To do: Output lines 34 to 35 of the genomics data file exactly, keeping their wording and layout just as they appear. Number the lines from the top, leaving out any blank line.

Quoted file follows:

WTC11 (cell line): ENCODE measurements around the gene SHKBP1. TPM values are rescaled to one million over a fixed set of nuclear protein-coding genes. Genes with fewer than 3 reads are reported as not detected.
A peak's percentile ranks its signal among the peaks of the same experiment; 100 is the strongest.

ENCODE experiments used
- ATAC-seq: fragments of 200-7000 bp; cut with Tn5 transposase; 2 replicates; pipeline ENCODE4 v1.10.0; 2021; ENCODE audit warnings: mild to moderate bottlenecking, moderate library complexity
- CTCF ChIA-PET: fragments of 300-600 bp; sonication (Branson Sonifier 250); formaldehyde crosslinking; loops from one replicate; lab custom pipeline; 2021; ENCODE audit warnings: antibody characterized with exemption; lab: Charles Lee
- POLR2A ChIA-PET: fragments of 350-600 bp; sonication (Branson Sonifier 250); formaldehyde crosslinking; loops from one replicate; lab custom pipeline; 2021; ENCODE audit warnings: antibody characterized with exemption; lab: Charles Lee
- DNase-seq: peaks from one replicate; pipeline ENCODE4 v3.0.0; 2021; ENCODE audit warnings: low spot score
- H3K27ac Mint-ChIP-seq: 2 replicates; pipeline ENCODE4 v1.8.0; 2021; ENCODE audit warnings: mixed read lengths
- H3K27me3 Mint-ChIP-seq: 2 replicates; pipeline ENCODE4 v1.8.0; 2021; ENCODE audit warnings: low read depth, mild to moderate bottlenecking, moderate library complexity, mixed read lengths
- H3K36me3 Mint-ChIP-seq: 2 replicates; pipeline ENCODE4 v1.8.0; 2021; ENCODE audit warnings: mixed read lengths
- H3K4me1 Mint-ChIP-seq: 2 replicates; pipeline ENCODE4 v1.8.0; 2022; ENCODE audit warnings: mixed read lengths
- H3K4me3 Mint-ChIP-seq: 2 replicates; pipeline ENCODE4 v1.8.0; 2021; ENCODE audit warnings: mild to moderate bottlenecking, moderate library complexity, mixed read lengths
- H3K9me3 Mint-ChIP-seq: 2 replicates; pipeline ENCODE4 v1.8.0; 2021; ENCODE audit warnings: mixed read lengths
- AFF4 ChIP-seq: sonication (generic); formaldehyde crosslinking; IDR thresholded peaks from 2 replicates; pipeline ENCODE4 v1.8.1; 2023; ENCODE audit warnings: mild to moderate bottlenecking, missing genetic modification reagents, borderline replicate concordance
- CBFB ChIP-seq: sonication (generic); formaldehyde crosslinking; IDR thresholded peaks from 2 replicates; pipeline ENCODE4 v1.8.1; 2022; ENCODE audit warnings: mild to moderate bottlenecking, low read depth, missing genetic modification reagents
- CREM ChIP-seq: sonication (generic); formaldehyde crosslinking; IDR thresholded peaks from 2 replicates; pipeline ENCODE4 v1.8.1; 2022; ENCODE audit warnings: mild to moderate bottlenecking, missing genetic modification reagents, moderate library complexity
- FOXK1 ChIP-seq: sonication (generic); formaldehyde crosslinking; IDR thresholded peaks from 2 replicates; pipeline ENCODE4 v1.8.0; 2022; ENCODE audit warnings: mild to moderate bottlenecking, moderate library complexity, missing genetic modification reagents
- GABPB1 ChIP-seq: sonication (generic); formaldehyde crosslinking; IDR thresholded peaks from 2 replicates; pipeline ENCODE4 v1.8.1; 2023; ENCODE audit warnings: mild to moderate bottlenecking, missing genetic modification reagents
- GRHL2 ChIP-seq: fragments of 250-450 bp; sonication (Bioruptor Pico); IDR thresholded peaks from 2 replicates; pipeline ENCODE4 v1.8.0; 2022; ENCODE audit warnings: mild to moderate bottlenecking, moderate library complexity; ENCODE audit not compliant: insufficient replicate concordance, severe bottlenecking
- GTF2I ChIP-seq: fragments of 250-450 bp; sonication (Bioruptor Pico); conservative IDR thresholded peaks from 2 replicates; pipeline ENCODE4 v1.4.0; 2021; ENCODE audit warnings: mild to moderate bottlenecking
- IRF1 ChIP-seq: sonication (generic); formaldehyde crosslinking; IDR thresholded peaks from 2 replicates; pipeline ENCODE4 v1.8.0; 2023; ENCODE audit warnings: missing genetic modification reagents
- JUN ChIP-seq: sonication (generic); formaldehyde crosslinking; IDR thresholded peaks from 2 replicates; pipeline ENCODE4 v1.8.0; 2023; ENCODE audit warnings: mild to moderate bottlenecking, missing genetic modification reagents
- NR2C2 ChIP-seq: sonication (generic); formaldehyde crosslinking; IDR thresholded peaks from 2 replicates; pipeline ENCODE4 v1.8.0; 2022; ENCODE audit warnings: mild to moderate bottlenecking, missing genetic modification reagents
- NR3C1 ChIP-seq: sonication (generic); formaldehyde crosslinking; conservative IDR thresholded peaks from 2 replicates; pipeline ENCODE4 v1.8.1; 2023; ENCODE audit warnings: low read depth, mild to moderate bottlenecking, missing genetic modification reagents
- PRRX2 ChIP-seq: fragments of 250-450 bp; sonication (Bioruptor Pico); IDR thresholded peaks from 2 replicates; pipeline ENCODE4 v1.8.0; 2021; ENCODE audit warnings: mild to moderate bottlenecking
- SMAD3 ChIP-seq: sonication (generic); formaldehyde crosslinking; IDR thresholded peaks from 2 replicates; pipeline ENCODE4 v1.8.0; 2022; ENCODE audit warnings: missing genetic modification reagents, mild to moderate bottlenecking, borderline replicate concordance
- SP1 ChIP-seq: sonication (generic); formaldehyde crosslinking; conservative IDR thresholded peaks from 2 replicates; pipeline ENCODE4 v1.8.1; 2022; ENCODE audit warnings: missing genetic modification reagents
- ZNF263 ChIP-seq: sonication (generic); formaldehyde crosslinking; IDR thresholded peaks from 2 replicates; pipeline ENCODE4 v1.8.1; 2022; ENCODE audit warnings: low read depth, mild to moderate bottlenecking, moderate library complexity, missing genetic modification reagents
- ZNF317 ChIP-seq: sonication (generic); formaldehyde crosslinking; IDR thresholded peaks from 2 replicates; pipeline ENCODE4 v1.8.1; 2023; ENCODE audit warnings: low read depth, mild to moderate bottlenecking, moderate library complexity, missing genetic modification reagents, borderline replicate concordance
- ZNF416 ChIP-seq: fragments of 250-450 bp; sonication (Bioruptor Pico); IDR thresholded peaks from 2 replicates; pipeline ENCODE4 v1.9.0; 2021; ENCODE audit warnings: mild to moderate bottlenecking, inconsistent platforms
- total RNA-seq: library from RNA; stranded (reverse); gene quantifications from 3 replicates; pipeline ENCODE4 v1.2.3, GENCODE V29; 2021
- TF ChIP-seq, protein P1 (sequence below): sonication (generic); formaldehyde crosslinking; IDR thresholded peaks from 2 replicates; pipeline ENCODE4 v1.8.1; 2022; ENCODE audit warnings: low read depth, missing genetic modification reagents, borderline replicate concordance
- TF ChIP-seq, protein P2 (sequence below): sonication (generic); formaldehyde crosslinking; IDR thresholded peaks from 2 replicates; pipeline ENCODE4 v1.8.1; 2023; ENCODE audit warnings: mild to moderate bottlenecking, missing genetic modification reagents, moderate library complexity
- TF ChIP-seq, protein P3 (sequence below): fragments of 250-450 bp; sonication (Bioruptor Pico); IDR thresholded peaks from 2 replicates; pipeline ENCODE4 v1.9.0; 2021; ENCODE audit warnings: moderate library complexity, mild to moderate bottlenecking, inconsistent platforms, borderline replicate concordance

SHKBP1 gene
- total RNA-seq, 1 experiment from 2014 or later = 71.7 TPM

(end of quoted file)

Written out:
- TF ChIP-seq, protein P3 (sequence below): fragments of 250-450 bp; sonication (Bioruptor Pico); IDR thresholded peaks from 2 replicates; pipeline ENCODE4 v1.9.0; 2021; ENCODE audit warnings: moderate library complexity, mild to moderate bottlenecking, inconsistent platforms, borderline replicate concordance

SHKBP1 gene